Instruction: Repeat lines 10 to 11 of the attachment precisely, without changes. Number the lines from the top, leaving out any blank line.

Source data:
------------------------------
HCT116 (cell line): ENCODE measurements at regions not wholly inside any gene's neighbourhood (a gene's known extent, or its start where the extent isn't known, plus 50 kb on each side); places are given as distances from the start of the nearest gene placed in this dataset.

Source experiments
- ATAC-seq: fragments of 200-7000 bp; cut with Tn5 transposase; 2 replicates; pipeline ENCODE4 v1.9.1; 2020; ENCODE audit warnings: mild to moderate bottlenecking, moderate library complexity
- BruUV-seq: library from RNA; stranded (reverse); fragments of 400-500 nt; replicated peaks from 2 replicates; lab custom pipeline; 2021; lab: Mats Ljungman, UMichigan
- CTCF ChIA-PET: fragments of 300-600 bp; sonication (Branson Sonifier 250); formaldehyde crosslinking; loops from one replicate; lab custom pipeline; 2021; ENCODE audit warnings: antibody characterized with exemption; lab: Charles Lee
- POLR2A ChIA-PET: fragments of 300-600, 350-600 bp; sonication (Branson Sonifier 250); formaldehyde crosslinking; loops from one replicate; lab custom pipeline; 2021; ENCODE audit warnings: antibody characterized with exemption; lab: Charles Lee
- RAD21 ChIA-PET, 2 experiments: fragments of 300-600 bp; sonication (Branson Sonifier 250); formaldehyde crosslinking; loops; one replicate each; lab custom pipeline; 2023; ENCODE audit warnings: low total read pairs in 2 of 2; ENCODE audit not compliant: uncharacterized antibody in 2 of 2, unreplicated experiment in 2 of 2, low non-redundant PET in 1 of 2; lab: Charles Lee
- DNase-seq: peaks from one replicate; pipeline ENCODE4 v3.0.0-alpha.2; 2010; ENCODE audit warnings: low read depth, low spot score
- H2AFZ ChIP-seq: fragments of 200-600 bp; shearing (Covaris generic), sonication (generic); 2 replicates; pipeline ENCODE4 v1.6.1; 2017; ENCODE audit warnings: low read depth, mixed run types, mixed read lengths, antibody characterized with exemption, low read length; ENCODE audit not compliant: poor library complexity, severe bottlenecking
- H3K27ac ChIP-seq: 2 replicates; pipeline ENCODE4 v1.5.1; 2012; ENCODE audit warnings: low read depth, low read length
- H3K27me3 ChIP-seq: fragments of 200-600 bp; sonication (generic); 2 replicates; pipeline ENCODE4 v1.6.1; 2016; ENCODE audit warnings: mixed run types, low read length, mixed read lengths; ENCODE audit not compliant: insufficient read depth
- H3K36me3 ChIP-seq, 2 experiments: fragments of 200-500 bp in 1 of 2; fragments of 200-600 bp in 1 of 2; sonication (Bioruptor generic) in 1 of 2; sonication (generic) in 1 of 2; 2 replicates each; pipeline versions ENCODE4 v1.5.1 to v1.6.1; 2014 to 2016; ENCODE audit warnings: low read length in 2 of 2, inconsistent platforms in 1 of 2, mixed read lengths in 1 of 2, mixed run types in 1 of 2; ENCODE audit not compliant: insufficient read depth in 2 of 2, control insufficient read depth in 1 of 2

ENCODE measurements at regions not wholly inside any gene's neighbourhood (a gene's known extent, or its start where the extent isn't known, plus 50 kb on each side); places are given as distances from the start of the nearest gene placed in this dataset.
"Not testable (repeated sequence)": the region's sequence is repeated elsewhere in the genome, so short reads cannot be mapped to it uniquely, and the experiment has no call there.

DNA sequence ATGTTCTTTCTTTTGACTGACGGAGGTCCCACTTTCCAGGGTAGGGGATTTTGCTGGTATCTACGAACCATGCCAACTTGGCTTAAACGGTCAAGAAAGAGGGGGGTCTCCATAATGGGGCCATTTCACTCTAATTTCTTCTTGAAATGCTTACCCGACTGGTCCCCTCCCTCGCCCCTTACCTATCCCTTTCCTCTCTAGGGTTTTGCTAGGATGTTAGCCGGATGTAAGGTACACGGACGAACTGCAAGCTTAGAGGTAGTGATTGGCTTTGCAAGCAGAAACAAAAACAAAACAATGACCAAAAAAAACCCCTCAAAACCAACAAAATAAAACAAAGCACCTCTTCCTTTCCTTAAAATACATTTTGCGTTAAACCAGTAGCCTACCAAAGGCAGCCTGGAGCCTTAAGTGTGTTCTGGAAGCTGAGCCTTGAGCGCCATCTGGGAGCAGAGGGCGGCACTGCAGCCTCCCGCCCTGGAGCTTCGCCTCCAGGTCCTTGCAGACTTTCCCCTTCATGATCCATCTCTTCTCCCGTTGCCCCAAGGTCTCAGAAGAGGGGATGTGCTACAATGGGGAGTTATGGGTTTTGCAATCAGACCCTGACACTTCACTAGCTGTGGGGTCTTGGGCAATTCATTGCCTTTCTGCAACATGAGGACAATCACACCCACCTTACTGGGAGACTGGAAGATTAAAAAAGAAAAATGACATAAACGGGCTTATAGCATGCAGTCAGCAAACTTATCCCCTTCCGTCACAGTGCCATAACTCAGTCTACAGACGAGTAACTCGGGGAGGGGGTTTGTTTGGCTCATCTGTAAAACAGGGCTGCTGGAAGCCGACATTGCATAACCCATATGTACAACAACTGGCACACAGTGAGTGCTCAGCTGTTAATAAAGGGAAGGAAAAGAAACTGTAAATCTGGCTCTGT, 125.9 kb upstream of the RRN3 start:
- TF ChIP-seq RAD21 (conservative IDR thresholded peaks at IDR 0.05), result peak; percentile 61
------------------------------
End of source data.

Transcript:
- H3K27ac ChIP-seq: 2 replicates; pipeline ENCODE4 v1.5.1; 2012; ENCODE audit warnings: low read depth, low read length
- H3K27me3 ChIP-seq: fragments of 200-600 bp; sonication (generic); 2 replicates; pipeline ENCODE4 v1.6.1; 2016; ENCODE audit warnings: mixed run types, low read length, mixed read lengths; ENCODE audit not compliant: insufficient read depth